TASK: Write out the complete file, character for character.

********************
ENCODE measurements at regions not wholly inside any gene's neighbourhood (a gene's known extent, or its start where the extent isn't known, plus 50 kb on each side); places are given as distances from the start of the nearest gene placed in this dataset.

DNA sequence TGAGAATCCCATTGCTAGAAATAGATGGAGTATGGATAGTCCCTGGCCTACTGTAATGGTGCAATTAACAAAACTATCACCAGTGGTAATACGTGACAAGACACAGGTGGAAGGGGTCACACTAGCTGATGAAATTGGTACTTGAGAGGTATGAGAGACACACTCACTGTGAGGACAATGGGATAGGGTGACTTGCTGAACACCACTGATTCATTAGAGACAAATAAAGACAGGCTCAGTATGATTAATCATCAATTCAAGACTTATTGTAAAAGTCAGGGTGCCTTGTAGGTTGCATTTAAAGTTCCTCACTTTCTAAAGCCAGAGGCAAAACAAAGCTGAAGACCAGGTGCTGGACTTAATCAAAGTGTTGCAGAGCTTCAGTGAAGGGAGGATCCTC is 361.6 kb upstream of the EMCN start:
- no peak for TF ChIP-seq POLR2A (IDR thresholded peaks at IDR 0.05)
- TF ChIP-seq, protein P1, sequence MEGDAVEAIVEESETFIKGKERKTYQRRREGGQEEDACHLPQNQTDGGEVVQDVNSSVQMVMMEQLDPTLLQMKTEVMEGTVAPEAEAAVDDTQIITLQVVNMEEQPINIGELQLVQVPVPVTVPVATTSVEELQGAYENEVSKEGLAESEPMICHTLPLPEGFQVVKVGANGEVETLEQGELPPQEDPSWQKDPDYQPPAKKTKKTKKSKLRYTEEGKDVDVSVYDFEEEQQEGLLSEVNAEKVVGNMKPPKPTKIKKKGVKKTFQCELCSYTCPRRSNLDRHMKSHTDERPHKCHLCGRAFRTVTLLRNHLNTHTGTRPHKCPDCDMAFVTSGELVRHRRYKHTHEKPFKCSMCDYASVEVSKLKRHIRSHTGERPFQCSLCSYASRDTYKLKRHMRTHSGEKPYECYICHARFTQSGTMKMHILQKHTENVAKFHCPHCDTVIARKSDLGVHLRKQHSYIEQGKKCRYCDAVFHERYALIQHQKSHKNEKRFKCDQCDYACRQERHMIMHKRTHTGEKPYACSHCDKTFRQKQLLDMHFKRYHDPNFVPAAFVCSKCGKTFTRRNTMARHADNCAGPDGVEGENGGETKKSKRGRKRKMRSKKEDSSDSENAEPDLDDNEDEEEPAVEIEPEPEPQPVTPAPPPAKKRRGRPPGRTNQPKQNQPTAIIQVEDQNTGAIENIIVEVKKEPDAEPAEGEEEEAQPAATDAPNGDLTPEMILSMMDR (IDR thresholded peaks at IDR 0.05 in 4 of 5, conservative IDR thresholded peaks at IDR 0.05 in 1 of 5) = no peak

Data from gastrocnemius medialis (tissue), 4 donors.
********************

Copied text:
ENCODE measurements at regions not wholly inside any gene's neighbourhood (a gene's known extent, or its start where the extent isn't known, plus 50 kb on each side); places are given as distances from the start of the nearest gene placed in this dataset.

DNA sequence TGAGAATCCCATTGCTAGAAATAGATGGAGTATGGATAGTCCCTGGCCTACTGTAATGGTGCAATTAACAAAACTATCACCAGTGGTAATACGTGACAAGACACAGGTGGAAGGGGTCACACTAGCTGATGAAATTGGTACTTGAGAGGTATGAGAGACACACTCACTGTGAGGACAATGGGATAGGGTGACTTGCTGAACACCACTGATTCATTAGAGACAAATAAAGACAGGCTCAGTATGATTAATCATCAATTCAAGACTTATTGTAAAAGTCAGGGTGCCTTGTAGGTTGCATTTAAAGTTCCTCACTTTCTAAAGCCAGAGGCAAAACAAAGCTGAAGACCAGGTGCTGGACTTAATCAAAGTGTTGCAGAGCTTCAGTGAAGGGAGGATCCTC is 361.6 kb upstream of the EMCN start:
- no peak for TF ChIP-seq POLR2A (IDR thresholded peaks at IDR 0.05)
- TF ChIP-seq, protein P1, sequence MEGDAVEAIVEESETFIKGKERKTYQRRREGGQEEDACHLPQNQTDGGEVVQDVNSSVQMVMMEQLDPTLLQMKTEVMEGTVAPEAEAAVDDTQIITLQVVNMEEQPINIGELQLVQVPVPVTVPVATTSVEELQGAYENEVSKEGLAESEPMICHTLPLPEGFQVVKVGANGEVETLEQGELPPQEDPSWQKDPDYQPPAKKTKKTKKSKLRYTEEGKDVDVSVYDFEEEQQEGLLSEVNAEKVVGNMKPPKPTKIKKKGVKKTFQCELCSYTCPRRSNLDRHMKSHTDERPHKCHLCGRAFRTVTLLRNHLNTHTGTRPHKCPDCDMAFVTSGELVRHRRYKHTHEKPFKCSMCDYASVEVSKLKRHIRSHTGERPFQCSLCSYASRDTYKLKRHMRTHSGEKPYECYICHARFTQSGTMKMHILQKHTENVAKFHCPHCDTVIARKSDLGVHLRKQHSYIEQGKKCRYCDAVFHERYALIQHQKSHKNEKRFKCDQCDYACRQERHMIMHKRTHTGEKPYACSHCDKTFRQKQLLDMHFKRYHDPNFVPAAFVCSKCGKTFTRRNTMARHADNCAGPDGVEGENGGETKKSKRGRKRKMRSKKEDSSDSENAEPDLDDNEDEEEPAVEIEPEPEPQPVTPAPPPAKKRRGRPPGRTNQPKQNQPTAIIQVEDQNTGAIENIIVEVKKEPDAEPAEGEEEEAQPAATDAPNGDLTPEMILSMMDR (IDR thresholded peaks at IDR 0.05 in 4 of 5, conservative IDR thresholded peaks at IDR 0.05 in 1 of 5) = no peak

Data from gastrocnemius medialis (tissue), 4 donors.